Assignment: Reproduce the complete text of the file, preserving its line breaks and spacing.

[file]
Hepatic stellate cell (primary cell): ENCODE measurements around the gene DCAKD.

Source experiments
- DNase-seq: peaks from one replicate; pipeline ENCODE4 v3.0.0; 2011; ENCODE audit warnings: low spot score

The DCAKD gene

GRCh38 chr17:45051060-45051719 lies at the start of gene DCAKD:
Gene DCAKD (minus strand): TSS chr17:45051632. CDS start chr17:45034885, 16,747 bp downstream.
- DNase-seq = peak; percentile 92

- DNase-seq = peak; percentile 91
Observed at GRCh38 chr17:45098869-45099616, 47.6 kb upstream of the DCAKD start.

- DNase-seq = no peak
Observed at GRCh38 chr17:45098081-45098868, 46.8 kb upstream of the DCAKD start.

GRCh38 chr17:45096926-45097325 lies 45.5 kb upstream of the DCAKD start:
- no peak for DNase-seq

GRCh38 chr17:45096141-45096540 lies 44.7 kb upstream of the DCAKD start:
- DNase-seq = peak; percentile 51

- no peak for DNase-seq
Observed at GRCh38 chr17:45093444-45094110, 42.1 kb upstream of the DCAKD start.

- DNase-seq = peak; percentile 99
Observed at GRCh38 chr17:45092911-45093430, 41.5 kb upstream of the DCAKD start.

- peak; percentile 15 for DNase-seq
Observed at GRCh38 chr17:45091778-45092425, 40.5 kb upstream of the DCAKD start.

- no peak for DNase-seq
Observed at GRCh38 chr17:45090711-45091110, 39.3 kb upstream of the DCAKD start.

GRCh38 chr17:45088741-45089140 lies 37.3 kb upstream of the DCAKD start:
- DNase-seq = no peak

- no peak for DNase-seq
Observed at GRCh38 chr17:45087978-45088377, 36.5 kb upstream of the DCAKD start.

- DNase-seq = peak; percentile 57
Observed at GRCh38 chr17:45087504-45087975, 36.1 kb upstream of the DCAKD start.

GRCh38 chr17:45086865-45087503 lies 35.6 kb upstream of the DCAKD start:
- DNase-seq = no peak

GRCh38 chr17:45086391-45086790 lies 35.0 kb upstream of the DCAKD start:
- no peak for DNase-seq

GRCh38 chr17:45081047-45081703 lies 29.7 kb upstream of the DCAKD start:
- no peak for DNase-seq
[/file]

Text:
Hepatic stellate cell (primary cell): ENCODE measurements around the gene DCAKD.

Source experiments
- DNase-seq: peaks from one replicate; pipeline ENCODE4 v3.0.0; 2011; ENCODE audit warnings: low spot score

The DCAKD gene

GRCh38 chr17:45051060-45051719 lies at the start of gene DCAKD:
Gene DCAKD (minus strand): TSS chr17:45051632. CDS start chr17:45034885, 16,747 bp downstream.
- DNase-seq = peak; percentile 92

- DNase-seq = peak; percentile 91
Observed at GRCh38 chr17:45098869-45099616, 47.6 kb upstream of the DCAKD start.

- DNase-seq = no peak
Observed at GRCh38 chr17:45098081-45098868, 46.8 kb upstream of the DCAKD start.

GRCh38 chr17:45096926-45097325 lies 45.5 kb upstream of the DCAKD start:
- no peak for DNase-seq

GRCh38 chr17:45096141-45096540 lies 44.7 kb upstream of the DCAKD start:
- DNase-seq = peak; percentile 51

- no peak for DNase-seq
Observed at GRCh38 chr17:45093444-45094110, 42.1 kb upstream of the DCAKD start.

- DNase-seq = peak; percentile 99
Observed at GRCh38 chr17:45092911-45093430, 41.5 kb upstream of the DCAKD start.

- peak; percentile 15 for DNase-seq
Observed at GRCh38 chr17:45091778-45092425, 40.5 kb upstream of the DCAKD start.

- no peak for DNase-seq
Observed at GRCh38 chr17:45090711-45091110, 39.3 kb upstream of the DCAKD start.

GRCh38 chr17:45088741-45089140 lies 37.3 kb upstream of the DCAKD start:
- DNase-seq = no peak

- no peak for DNase-seq
Observed at GRCh38 chr17:45087978-45088377, 36.5 kb upstream of the DCAKD start.

- DNase-seq = peak; percentile 57
Observed at GRCh38 chr17:45087504-45087975, 36.1 kb upstream of the DCAKD start.

GRCh38 chr17:45086865-45087503 lies 35.6 kb upstream of the DCAKD start:
- DNase-seq = no peak

GRCh38 chr17:45086391-45086790 lies 35.0 kb upstream of the DCAKD start:
- no peak for DNase-seq

GRCh38 chr17:45081047-45081703 lies 29.7 kb upstream of the DCAKD start:
- no peak for DNase-seq